THE REMOVAL OF HEAVY METALS BYMICROORGANISMS: BIOREMEDIATION AT WORK A Review Paper submitted by MARGARET DE GUZMAN As fulfillment for the requirement in EDSC 350 (Advance Topics in Biology for Teachers)
WASTEWATER TREATMENTA polluted creek covered with trash in Manila,Philippines on 01 March 2009. The Department ofEnvironment and Natural Resources reported in 2008that the Philippines hosts 50 major polluted rivers,with a majority of pollutants coming from domesticwaste
SOURCES OF HEAVY METALS IN OUR HOMES HEAVY METAL SOURCES & HOW THEY AFFECT US
HEAVY METALS• chemical elements with a specific gravity that is at least 5 times the specific gravity of water. The specific gravity of water is 1 at 4°C (39°F).• Some well-known toxic metallic elements with a specific gravity that is 5 or more times that of water are arsenic, 5.7; cadmium, 8.65; iron, 7.9; lead, 11.34; and mercury, 13.546 (Lide 1992).
The main threats to human health fromheavy metals are associated withexposure to lead, cadmium, mercuryand arsenic (Järup 2003).Causes and toxicity of heavy metalcontaminants
HEAVY METAL TOXICITY IS ONE OF THE MAJOR CURRENT ENVIRONMENT HEALTHPROBLEMS AND IS POTENTIALLY DANGEROUS BECAUSE OF BIO-ACCUMULATIONTHROUGH THE FOOD CHAIN (ASCHNER 2002) http://www.csuwai.ws/heavymetal/images/ metal_contamination3.jpg
BIOACCUMULATION AND BIOMAGNIFICATION http://www.organicera.com.au/Organics/Bio Magnification/tabid/955/Default.aspx
EFFECTS OF LEAD POISONING http://trytostayhealthy.blogspot.com/2011/0 4/lead-poisoning.html http://healthandenergy.com/air_pollution_h ealth_effects.htm
HAZARDS OF CADMIUM http://www.bnl.gov/today/story.asp?ITEM_ NO=2527
CONVENTIONAL TECHNOLOGIES USED FOR THEREMOVAL OF HEAVY METAL IONS Disadvantages1. Electro-winning 1. Incomplete metal removal2. Ion exchange 2. High energy and reagent requirements3. Lime precipitation 3. Generation of toxic sludge or waste products4. Reverse osmosis5. Electro-dialysis6. Ultra-filtration7. Phytoremediation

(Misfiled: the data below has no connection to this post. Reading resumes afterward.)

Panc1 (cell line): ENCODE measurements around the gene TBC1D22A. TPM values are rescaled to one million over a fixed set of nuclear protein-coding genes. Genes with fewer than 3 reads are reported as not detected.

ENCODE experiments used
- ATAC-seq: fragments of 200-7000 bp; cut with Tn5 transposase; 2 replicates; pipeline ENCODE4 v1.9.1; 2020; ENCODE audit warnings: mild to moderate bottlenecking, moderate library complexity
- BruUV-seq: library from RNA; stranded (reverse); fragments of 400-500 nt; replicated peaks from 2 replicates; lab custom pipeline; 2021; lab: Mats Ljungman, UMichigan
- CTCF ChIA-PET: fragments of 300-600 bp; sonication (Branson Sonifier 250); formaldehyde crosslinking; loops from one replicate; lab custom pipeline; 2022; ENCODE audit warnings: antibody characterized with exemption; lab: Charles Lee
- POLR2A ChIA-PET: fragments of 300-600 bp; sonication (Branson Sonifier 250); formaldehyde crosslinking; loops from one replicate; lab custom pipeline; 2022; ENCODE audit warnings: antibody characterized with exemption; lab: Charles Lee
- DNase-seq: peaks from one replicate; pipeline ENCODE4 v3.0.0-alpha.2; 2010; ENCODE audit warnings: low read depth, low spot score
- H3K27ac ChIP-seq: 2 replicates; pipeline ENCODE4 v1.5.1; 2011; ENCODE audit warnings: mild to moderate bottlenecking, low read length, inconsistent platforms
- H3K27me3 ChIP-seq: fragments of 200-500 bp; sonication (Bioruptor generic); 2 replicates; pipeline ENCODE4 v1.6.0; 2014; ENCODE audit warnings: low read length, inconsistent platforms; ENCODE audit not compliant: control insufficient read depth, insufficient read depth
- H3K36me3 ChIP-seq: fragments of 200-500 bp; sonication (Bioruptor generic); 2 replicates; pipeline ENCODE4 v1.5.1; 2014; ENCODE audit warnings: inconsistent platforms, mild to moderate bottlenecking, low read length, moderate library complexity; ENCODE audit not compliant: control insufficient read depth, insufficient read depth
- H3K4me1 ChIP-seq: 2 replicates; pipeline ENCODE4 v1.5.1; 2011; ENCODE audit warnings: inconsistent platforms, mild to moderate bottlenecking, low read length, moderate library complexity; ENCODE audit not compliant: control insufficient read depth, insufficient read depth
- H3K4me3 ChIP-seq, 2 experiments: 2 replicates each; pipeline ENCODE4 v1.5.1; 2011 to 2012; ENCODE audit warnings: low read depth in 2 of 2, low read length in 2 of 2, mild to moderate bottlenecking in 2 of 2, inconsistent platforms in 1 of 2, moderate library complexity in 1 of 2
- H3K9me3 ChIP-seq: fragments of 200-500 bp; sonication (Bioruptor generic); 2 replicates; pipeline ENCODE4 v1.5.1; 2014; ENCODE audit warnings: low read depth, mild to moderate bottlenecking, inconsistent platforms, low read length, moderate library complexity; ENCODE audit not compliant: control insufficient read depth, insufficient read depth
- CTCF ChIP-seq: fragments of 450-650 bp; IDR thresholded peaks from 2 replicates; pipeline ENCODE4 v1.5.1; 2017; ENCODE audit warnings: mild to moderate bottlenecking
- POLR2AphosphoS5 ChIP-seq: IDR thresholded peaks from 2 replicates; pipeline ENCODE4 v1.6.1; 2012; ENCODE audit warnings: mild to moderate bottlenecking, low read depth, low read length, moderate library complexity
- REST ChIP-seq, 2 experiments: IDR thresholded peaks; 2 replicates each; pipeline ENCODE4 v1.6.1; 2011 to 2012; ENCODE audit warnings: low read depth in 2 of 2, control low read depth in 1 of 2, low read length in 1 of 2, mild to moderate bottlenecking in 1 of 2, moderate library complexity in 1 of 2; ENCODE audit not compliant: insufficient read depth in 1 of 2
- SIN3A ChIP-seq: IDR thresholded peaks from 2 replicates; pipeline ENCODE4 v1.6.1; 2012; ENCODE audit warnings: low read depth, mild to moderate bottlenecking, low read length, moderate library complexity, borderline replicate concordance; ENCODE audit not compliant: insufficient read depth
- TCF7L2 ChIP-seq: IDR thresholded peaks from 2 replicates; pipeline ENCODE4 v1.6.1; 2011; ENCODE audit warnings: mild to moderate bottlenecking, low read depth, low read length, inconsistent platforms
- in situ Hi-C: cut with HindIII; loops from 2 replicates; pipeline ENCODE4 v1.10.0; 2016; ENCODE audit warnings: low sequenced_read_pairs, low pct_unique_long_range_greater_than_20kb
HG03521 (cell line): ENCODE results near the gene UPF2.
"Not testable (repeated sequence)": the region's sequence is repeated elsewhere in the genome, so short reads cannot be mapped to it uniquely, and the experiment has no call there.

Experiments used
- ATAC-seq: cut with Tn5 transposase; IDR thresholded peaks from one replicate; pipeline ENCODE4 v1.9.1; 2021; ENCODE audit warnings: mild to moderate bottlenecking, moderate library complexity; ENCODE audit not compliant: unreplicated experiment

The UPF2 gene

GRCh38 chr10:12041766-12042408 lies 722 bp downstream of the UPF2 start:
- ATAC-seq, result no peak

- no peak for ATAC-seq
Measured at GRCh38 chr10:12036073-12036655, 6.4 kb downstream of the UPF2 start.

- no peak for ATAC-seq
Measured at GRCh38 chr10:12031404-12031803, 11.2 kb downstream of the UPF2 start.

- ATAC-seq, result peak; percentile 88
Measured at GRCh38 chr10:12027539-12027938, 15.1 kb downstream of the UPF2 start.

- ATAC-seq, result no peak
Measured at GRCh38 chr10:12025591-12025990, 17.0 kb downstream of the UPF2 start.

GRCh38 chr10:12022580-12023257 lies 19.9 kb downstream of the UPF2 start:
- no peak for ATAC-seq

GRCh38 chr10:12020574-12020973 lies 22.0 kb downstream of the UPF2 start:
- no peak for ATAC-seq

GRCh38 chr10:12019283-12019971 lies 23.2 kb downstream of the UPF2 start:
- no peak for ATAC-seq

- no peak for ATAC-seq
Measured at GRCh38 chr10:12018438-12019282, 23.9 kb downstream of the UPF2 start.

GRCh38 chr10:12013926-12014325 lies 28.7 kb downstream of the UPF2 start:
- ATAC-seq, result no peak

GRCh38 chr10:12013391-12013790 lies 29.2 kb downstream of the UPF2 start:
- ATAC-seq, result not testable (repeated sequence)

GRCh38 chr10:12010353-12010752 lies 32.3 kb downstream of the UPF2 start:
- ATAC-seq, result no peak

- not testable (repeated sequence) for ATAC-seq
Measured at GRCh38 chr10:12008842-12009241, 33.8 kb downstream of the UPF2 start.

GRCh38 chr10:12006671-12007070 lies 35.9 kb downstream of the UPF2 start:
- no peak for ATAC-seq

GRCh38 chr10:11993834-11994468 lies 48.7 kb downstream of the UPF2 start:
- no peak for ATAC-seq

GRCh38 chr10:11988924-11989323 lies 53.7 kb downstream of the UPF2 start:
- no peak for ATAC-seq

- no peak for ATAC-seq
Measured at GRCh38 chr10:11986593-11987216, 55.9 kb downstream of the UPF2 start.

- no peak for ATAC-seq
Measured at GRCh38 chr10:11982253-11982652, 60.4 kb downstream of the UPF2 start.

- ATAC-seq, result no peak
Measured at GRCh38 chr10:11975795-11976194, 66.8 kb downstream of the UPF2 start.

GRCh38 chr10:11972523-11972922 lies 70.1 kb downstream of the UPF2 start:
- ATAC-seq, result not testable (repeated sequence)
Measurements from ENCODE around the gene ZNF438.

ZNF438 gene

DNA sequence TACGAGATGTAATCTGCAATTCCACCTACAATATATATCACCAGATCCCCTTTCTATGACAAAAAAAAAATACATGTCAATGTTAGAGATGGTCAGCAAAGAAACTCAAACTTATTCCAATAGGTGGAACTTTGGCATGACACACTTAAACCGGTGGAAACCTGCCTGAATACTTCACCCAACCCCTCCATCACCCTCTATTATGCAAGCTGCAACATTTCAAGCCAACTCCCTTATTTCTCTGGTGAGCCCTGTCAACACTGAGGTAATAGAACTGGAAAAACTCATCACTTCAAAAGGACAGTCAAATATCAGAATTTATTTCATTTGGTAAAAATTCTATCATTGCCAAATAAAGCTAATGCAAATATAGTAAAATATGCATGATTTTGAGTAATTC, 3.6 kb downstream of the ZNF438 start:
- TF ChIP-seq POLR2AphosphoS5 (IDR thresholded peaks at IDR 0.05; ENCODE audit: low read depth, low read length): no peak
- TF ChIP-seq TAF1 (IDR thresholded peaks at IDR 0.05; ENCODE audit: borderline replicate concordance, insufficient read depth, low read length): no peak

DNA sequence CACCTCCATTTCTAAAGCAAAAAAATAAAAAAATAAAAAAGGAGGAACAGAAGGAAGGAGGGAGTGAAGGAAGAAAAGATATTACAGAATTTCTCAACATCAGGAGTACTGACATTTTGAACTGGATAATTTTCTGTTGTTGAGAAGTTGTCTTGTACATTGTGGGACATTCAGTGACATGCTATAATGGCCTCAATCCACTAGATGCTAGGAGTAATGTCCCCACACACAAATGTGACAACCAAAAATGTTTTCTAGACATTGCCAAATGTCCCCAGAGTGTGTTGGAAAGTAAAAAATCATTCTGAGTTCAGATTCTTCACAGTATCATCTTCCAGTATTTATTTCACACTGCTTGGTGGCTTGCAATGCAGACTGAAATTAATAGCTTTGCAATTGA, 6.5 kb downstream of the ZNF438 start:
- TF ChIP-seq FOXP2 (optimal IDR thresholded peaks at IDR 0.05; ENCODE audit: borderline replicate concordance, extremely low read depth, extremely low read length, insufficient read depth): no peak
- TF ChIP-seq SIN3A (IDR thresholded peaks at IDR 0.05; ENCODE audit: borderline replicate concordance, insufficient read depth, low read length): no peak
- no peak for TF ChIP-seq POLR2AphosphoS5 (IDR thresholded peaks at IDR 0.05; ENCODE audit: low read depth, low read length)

THE POTENTIAL OF MICROORGANISMS TOREMOVE HEAVY METALS IN CONTAMINATED SITES BIOREMEDIATION
Bioremediation• Introduction of microbesinto the environment to Cadmium binding ability of therestore stability or toclean up toxic pollutants blue-green alga Hapalosiphon• oil spills, heavy metals, welwitschii Nägel underpesticides, chemicalwastes, solid wastedisposal (man-made controlled conditionsplastics and paperproducts)• water and sewagetreatment; reclamationof polluted water Bi 120 Introduction to Microbiology (mlcdg 2010)
BIOREMEDIATION• a process that uses naturally Kinds of bioremediation occurring or genetically 1. Composting engineered microorganisms such as yeasts, fungi and bacteria to 2. Bioaugmentation -introduction of a transform harmful substances group of natural microbial strain or a genetically engineered variant so as to into less or nontoxic compounds. achieve bioremediation. 3. Phytoremediation• microorganisms break down a variety of organic compounds in nature to obtain nutrients, carbon, and energy for growth and survival.
ADVANTAGES AND DISADVANTAGES OF BIOREMEDIATION Advantages Disadvantages 1. Eco-friendly, cost-effective, 1. Takes longer compared to natural method other remedial methods 2. Al technology targeted to remove heavy metals, 2. The techniques are not yet radionuclides, xenobiotic refined for sites with mixtures compounds, organic wastes, of contaminants. pesticides, etc. using biological means 3. More research is needed to 3. Used in in-situ conditions perfect this technology.